"Lecture" for Week 2
Egypt and Mesopotamia
I have little to add to Dr. Allen's material, but here are a few comments.
Magic squares
This pertains to
last week's reading.
I noted a number of misprints and omissions.
 Most obviously, in the example on page 5, n = 5 (not 7) and
q = n  1 = 4.
 The main formula in Theorem 1 is missing a term "+ 1"
(clearly visible in the Maple code).
 The theorem and the Maple code are both correct, but to make them
precisely consistent one should let i and j in the theorem
range
from 1 to n instead of from 0 to n  1, and delete the "+ 1"
from the subscripts on the left of the main formula.
The result of this change
is just to move the first row and column to be the last row and column.
[Why?].
 If you have sharp eyes, you noted that the Chinese magic square
on page 3
and Dürer's square on page 4 have the extra property that each
diagonal
also sums to the magic number!
The algorithm in Theorem 1 does not have this property;
it is understood that we are not including it in our definition of a magic
square (although some people do).
False position, then and now
Some of the solution methods in the original Egyptian and Babylonian
sources are called "false position" by modern
commentators. Roughly speaking, this means making an initial guess for the
answer, then using some ensuing calculations to correct or improve the
result. What does "method of false position" mean today? Pages 5253 of
the (highly readable and informative) book by F. S. Acton, Numerical
Methods that Work (Harper and Row, 1970) describes a "false position"
algorithm for finding zeros of functions, an alternative to "Newton's
method" as described in all calculus textbooks. Newton's method gets into
the calculus books because it uses calculus, whereas false position
requires only algebra and perhaps geometry (in the sense that the theory
behind the method becomes clearer if you draw a graph). In many problems,
however, the falseposition method is better. The point is that Newton is
unstable; if the derivative of the function f is zero, or nearly zero,
near the root we are seeking (a place where f(x)=0), then the Newton
algorithm, which involves dividing by f '(x_{n}) in the process of
finding a
better approximation, x_{n+1}, may send the sequence of
approximations
shooting off into some faraway, irrelevant region. Suppose, on the other
hand, that you have two approximations, x_{n1} and x_{n}.
Then you can
construct the line through the two corresponding points on the graph of f
and look at its intersection with the horizontal axis to determine
x_{n+1}.
In other words, one is constructing a secant line to the graph, rather
than the tangent line of Newton's method. (Acton gives the resulting
formula for x_{n+1}, which is easier for you to derive than for me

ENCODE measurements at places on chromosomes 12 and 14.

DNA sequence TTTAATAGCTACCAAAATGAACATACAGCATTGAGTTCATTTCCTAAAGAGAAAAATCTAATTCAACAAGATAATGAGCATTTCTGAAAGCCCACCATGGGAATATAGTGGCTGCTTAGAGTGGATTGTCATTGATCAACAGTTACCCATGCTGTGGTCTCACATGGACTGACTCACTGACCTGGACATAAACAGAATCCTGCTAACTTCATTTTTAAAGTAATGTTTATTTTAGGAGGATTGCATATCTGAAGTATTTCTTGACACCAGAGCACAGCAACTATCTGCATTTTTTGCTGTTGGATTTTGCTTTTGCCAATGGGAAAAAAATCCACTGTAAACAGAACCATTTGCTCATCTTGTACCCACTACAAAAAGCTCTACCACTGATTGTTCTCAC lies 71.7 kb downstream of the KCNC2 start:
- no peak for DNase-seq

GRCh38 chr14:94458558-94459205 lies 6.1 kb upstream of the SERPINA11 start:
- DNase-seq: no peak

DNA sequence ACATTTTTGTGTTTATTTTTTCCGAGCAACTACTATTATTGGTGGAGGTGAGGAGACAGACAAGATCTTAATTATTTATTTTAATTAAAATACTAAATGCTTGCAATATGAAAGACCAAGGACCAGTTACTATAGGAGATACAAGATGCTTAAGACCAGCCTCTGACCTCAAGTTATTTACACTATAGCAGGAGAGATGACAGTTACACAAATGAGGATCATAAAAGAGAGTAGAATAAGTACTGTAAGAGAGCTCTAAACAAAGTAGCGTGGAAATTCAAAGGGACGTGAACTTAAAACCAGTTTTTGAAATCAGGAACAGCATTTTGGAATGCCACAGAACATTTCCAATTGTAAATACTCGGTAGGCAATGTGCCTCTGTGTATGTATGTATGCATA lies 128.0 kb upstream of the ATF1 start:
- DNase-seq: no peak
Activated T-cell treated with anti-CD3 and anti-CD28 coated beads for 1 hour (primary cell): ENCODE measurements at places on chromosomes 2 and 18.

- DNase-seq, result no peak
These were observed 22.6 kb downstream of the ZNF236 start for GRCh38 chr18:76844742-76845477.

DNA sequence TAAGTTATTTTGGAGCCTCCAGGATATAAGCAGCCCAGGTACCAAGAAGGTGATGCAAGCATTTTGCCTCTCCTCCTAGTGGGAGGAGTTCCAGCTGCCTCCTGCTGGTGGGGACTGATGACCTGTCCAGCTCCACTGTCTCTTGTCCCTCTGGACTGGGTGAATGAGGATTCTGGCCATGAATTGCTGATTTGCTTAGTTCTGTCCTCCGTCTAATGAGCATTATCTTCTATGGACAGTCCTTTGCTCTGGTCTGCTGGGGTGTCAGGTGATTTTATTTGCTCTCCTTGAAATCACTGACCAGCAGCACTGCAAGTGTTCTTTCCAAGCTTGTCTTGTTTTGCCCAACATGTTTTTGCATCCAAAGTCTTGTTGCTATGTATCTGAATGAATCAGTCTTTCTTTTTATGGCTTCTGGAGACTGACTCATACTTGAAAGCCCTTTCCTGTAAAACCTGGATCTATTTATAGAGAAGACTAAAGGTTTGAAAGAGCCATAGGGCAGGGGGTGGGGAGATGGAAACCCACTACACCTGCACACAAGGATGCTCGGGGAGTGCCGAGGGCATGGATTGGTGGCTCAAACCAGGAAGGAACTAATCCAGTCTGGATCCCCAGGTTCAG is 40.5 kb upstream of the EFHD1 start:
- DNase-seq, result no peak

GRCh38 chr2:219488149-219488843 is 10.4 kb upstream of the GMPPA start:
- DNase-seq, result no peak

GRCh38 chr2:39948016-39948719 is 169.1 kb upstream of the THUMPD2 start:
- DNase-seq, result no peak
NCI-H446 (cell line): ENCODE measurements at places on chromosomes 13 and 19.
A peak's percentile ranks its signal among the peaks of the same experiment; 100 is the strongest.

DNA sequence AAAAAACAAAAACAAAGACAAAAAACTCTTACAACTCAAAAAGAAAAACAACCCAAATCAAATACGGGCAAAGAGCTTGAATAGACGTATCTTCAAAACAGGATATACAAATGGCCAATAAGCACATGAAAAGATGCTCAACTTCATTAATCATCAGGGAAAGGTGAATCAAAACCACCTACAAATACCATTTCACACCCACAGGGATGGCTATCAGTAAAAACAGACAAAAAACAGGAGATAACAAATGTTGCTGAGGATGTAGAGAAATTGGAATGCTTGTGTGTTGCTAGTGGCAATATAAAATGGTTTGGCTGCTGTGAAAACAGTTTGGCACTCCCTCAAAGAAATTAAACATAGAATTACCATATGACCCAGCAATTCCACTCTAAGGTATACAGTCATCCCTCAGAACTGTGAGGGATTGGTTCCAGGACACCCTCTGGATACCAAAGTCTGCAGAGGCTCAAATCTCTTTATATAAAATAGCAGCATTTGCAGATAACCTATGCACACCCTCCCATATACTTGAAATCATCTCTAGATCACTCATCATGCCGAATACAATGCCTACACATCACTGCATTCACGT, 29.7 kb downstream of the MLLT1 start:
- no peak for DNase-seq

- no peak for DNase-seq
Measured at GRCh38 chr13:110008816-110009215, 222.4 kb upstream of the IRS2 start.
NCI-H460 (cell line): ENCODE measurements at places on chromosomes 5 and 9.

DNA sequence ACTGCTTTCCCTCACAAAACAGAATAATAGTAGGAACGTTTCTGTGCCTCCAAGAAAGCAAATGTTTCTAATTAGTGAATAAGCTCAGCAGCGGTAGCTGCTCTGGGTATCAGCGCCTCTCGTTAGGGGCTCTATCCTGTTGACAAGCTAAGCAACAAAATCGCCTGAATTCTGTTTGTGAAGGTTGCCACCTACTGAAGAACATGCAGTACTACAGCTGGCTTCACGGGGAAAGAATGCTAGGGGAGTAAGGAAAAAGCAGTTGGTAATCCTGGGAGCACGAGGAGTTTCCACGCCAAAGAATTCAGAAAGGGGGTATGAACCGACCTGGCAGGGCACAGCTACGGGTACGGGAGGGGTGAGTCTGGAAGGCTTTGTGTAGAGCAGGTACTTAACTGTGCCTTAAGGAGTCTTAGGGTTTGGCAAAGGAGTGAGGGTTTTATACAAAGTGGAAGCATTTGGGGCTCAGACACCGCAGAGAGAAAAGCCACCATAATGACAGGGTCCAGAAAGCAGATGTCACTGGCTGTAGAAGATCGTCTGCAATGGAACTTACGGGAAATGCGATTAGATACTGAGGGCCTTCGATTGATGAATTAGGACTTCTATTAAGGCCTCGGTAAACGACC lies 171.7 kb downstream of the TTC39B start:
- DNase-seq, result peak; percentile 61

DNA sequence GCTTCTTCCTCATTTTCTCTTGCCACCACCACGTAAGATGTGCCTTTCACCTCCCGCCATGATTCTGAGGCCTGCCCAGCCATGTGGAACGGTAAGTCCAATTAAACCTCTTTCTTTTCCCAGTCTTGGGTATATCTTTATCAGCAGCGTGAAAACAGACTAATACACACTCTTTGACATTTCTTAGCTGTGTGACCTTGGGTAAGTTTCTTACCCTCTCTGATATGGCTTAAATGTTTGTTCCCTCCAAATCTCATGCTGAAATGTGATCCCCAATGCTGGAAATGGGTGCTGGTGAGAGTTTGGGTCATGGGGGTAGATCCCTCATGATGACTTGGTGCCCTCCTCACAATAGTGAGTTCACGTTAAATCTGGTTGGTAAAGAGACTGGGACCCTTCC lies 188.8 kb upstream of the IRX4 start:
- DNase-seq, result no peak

to type in
HTML.) If f is continuous and the two points lie on opposite sides of the
horizontal axis, then one is guaranteed that a root exists between them
and moving to x_{n+1} will bring one closer to it. The false
position
algorithm ensures the sign change condition by using x_{n2}
instead of x_{n1}
when necessary.
Keep this background in mind as you read about the ancient instances of
"false position". Are they special cases of the modern concept, or just
vaguely analogous?
Pi in the Bible
Dr. Allen's link to the article with this title is broken.
The issue concerns the Bible
verse I Kings 7:23 describing Solomon's temple: A certain vessel
was 10 cubits across and 30 cubits around. The question is: Did the
Hebrews really think that pi = 3?
My opinion is that probably they were not
that naive. They could understand what an approximation is (even if
the best Babylonian mathematicians did not specify approximations
carefully as a modern person would) and still be perfectly happy with one
decimal place of accuracy for most purposes.
The author of the chronicles was writing a history, not an engineering
plan. It was like a modern journalist describing 215 yards as "about as
long as two football fields".
By the way, the Egyptians sometimes used pi = (square
root of 10), which is a rather good approximation.
Teresi
The laudatory review of Teresi's book (linked to Allen's page) might be
supplemented by the more
critical (and more substantive) review by Anthony Grafton, American
Scientist 91 (MarchApril 2003) 169171. His main criticism is the same as
Allen's: Teresi exaggerates the extent to which the scientific discoveries
of nonWestern civilizations have been ignored in the past.
Miscellaneous updates
Still more about course procedures and resources
I have added some things to the "announcements" list on our course page.
Most urgent is the instructions for the book review.
Next most important is a style guide from the Mathematical Association
of America for bibliographies in mathematical papers. I don't really
care what system you use for references as long as it is consistent and
provides all the needed and standard information, but the MAA guide
is an excellent default to adopt. Especially valuable is the advice
on how to cite web pages. You've seen the final two items before, but
I put them there for the record.
Amazonian Indians
If you got the PDF file of the first anthropology article last week,
you probably noticed that the article right after it is by the authors
of the second article and can be taken as a rebuttal of the first one.
The reference is

P. Pica, C. Lemer, V. Izard, and S. Dehaene,
"Exact and Approximate Arithmetic in an Amazonian Indigene Group,"
Science 306 (15 October 2004) 499503.
I've added it to the list in the first lecture, for posterity.
Misprints and all that
I apologize for the condition of the online textbook.
There are typos, grammatical errors, etc. that are beyond
my power to correct.
I will list them (as I did above) when they are serious.